ove is one of the most sought experiences by humans no matter their background or beliefs. Most of us seem to share the desire for a safe place where we can feel accepted, cared for, and understood. Maybe, for this reason, love stories and relationships are so commonly the theme of many artistic expressions, books, TV shows and so on. But it is also true that, very often, the views and advice on how to build and nurture a healthy relationship are misleading and of little help in that matter.
A good amount of these understandings can be described as based on a “romantic view of love”. An eternal feeling, almost magical experience, that will happen once you find the one person in the world that completes you – your missing piece. This perception is so problematic that often people struggle to build deep, supportive, and healthy relationships as opposed to shallow and/or suffocating ones. Shel Silverstein illustrates this unattainable goal on his brilliant book “The Missing Piece”.
The idea of finding the missing piece comprises the perception that we can eventually be or feel whole, completely fulfilled and perfect. That is never going to happen. Fist because we’re constantly changing as a result of our interaction with an ever-changing world – the perfect piece of today might not fit in so harmoniously tomorrow. Secondly because, in reality, there are so many aspects of a single human being that it would be necessary a Frankenstein’s work to put together a person that would fit us perfectly
This perception is so problematic that often people struggle to build deep, supportive, and healthy relationships as opposed to shallow and/or suffocating ones.
So, if finding the perfect person is not the answer, then what is it? If we shouldn’t be looking for someone that would make us feel complete and peaceful, what should we look for? In reality, we need a change of perspective to better approach such an important area of our lives.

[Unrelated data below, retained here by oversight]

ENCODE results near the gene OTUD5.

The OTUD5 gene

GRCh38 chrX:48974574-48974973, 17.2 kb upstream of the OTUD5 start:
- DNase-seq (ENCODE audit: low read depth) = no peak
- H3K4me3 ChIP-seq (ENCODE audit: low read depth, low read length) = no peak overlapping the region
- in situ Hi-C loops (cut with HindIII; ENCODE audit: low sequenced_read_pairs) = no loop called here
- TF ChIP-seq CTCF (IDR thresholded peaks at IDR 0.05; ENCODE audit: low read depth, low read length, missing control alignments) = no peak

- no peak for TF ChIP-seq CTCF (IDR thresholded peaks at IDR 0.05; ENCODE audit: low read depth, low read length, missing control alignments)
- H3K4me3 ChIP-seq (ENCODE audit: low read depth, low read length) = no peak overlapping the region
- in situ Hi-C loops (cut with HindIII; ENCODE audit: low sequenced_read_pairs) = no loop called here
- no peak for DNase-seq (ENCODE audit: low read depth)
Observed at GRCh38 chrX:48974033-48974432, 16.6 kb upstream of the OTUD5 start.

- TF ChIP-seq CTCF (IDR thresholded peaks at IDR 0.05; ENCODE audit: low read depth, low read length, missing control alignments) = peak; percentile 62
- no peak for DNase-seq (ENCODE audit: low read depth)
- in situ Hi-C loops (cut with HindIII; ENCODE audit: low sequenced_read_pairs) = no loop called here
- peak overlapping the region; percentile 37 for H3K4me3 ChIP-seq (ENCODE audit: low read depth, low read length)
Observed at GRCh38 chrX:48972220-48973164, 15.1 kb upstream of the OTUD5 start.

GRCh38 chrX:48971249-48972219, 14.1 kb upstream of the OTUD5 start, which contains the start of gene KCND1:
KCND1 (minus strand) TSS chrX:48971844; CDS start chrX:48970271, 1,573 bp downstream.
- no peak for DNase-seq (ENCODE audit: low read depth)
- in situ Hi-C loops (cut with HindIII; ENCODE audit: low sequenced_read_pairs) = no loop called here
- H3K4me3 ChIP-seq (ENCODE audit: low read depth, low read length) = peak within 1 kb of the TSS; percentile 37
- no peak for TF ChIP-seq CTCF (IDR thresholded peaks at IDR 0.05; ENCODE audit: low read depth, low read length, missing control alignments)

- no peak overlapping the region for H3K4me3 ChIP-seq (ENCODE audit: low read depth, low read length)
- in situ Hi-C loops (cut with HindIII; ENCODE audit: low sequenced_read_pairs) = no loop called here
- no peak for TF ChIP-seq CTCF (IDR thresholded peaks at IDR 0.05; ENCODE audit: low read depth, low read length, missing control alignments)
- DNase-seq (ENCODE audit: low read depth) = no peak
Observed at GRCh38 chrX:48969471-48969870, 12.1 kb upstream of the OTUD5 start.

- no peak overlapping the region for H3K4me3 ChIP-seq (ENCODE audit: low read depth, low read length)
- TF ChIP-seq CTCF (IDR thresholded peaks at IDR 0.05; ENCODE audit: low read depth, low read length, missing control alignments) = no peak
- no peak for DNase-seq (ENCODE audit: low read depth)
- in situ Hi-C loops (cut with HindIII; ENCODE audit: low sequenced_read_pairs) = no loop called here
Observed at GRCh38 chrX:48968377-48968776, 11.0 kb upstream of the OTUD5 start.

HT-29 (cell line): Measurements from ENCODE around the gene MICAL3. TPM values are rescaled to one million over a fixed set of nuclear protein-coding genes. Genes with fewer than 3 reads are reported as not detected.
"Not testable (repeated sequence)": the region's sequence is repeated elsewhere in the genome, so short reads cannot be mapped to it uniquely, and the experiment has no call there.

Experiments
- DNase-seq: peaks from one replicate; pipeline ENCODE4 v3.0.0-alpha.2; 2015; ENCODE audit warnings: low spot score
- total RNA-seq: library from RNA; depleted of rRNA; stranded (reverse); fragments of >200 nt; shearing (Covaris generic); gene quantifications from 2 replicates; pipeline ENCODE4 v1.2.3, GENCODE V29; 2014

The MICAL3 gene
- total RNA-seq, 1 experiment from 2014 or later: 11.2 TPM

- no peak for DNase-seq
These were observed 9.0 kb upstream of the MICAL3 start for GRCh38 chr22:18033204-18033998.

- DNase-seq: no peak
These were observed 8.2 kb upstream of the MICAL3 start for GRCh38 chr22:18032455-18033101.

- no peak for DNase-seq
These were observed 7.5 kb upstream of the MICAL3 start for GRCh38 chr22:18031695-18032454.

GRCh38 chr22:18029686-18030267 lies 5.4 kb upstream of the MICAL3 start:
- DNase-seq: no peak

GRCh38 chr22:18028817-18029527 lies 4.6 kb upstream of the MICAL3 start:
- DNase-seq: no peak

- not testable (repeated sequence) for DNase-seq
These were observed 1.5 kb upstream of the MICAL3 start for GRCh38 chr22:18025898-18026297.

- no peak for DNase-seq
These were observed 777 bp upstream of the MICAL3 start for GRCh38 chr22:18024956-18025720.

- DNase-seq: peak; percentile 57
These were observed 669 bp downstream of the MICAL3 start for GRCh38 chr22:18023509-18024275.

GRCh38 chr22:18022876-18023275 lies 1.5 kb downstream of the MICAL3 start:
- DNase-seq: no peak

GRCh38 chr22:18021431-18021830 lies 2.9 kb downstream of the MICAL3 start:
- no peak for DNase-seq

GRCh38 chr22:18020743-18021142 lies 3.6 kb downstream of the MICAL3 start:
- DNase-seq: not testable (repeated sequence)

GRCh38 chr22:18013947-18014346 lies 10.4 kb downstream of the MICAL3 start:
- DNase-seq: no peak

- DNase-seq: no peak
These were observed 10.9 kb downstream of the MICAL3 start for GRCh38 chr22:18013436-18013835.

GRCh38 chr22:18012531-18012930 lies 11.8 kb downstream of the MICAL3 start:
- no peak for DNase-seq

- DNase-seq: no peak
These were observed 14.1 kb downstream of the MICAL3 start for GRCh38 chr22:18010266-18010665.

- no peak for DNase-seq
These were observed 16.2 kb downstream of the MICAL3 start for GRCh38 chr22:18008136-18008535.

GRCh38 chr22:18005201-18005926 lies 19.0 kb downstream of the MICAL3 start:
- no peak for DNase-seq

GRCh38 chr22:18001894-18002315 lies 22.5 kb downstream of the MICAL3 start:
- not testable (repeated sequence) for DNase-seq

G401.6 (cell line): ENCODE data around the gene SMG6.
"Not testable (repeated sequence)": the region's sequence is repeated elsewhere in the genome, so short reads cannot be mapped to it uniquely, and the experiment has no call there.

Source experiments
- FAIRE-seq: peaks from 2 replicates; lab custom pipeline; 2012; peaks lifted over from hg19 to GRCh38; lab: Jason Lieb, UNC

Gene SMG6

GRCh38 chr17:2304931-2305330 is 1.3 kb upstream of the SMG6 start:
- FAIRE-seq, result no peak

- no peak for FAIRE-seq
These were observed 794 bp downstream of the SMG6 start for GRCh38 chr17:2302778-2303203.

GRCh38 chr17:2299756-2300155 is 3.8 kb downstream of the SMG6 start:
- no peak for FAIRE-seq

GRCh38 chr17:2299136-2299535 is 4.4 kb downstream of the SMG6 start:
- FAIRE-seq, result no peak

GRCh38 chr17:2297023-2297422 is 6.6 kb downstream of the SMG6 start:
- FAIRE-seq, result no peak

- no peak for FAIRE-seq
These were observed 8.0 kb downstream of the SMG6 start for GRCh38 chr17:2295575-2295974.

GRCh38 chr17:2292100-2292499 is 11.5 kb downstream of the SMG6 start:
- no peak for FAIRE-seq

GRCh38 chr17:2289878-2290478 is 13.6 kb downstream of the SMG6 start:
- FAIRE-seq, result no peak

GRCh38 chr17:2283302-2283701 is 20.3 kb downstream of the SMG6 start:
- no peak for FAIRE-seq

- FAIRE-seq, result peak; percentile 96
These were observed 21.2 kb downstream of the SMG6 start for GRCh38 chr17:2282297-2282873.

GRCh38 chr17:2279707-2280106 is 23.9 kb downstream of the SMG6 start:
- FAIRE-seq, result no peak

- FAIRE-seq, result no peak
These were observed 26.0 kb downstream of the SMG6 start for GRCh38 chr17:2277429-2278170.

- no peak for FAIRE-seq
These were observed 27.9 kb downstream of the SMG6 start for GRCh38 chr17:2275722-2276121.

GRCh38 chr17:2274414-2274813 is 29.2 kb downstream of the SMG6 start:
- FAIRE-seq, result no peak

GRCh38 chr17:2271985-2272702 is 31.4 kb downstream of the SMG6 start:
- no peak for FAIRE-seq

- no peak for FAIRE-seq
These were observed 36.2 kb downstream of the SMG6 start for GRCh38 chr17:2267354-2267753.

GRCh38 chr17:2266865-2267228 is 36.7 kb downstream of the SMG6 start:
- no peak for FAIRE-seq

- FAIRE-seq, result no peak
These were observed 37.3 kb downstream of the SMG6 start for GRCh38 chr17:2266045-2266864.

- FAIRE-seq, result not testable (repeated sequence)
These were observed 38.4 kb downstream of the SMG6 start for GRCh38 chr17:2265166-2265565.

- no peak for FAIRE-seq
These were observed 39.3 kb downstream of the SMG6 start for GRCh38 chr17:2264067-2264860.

An underlying idea on the “romantic love” expectation is that the pursuit of happiness is the main goal of one’s life. A relationship, therefore, should be another way to achieve such a goal. And more, the perfect partner should either be the solution for those things we struggle with or take into their own hands the task of making us happy. But just like it is not possible to have the perfect person by our side, it is also not wise to buy into the idea of happiness as the goal of life and the purpose of a relationship.
Making choices to achieve happiness brings the implicit idea that we should avoid discomfort and unpleasant moments. But life is not possible without them. If we set ourselves this goal, we will live in constant frustration and might end up choosing certain paths not because they are valuable or meaningful to us, but because we want to avoid some discomfort present somewhere else.
And maybe in the pursuit for happiness (or of the missing piece), we end up not noticing anymore the beautiful butterflies, the adventures that the present brings, and the curious experiences or situations we might bump into along the way. In other words, we end up not enjoying the happy moments because we are so focused on looking for a unachievable happy life.